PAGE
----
Points, Lines, Angles, and Planes
Introduction to :
Dimensions and Extensions > Multiple Planes
The relationships between lines and planes are a bit complicated. As we mentioned, any single line can be contained in a plane. Sometimes, though, you have two lines that cannot be contained in a single plane.
AB and DE cannot be contained in a single plane. In this situation, we say the lines are skew. Skew lines are kind of weird—they don't intersect each other, but they're not quite parallel either. If parallel lines were friends and intersecting lines were enemies, skew lines would be people who have never met and don't care about each other one bit.
What about planes interacting with other planes? In three-dimensional space, planes are either parallel or intersecting (in higher dimensional spaces you can have skew planes, but that's too trippy to think about). Parallel planes never meet, looking kind of like this:
Intersecting planes intersect each other. Shocker. They look a little something like this:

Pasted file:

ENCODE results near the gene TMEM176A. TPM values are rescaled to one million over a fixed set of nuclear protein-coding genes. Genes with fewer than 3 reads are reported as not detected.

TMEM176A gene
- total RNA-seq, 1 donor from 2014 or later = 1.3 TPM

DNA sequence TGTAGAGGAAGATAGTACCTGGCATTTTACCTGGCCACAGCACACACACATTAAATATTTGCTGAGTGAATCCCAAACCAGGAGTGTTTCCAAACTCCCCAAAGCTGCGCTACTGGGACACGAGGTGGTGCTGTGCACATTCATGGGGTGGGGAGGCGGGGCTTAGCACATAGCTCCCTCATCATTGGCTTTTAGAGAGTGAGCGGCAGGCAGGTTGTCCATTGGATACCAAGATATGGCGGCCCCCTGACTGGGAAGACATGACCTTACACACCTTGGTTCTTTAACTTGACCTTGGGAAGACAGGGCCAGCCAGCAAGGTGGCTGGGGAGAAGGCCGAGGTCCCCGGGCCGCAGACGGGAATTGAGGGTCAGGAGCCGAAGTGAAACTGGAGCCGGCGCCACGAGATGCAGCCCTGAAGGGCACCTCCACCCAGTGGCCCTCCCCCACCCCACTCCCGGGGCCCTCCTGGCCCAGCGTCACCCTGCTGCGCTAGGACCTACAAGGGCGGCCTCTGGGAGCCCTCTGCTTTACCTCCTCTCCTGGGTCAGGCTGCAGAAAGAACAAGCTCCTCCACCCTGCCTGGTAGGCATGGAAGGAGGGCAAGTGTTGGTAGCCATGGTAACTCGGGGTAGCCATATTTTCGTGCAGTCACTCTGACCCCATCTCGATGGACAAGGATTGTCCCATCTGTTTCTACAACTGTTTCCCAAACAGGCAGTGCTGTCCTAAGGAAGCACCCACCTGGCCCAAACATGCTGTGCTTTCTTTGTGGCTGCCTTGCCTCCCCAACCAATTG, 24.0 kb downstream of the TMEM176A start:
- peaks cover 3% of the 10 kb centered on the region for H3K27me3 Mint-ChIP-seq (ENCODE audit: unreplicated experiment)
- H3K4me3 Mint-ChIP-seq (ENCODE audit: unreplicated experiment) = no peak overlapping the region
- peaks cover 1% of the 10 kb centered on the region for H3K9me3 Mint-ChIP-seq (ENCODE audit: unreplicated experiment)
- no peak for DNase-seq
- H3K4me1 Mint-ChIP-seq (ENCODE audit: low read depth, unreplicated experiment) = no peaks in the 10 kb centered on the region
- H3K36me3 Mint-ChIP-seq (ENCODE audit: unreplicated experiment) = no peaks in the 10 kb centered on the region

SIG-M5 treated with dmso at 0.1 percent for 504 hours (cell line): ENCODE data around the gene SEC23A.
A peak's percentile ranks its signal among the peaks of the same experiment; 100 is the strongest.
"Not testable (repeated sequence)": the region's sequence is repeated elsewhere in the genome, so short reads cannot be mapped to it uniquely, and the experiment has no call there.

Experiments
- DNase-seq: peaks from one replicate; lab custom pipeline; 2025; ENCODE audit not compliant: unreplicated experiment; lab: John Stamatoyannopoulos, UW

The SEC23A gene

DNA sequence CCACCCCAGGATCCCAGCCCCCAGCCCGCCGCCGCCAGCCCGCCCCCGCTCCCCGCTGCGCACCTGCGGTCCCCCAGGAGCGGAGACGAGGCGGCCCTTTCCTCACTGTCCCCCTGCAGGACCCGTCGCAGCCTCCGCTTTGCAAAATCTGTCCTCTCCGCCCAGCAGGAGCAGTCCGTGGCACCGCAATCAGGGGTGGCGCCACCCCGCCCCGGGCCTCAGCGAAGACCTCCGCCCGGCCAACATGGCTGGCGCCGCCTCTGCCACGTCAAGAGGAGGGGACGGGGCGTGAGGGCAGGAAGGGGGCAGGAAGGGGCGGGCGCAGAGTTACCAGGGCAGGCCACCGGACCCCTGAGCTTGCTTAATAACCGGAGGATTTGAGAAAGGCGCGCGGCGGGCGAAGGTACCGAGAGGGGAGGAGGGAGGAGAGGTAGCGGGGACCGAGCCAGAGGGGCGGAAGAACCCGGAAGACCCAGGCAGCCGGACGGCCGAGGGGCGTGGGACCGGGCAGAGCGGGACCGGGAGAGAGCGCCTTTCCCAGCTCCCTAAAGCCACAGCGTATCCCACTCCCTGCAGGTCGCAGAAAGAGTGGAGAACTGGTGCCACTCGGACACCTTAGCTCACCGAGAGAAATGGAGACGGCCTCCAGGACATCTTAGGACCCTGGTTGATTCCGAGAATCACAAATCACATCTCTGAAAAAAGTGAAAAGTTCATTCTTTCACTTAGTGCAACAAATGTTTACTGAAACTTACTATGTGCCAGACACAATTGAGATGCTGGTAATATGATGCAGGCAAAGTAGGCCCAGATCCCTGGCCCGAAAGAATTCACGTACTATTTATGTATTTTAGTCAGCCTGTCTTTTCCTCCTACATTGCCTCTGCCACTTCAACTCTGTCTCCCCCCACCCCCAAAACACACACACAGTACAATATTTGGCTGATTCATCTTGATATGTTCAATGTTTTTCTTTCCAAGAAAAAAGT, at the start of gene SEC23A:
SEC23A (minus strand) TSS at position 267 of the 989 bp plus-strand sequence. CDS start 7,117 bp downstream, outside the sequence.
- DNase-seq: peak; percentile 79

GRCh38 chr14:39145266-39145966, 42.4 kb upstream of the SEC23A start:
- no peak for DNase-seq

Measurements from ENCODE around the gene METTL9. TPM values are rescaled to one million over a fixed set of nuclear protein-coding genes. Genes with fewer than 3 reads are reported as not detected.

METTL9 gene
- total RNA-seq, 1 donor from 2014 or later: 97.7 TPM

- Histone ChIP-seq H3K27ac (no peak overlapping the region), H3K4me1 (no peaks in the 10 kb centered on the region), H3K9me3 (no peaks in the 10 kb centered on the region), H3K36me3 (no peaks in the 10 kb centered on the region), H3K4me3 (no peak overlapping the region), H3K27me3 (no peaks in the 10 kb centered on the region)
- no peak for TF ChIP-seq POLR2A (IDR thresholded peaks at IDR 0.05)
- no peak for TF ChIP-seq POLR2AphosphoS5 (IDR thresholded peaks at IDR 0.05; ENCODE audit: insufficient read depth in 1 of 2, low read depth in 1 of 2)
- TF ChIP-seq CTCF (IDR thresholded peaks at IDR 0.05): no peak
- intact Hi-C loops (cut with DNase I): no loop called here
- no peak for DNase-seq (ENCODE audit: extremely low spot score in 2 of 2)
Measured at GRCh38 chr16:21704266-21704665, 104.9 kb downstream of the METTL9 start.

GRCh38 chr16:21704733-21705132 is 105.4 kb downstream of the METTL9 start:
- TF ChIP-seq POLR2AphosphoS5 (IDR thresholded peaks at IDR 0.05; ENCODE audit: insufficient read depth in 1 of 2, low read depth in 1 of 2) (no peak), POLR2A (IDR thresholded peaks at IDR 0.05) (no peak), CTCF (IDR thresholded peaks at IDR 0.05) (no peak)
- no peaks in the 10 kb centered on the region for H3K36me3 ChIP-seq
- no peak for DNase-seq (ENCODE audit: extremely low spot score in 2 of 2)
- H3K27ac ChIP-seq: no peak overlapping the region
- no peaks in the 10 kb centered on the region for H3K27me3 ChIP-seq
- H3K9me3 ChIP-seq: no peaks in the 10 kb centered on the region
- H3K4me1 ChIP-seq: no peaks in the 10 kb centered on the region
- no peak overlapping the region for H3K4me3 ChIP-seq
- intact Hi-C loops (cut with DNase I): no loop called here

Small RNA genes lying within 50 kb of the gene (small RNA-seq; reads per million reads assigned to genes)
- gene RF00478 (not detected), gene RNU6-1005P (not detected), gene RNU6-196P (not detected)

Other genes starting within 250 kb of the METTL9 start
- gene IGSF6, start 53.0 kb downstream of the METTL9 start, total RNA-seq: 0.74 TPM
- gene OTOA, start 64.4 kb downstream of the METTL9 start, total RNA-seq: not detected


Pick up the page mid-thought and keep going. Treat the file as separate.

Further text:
Well, as we can see from the picture, the planes intersect in several points. In fact, they intersect in a whole line! If you imagine two intersecting planes as the monitor and keyboard of a laptop, their intersection is the line containing those flimsy joints that you're always paranoid airport security will break when inspecting your computer.
Three planes can intersect at a point, but if we move beyond 3D geometry, they'll do all sorts of funny things. Fortunately, we won't go past 3D geometry. We just thought we should warn you in case you ever find yourself in an alternate universe or the seventh dimension thinking, "I wonder if planes here work the same way."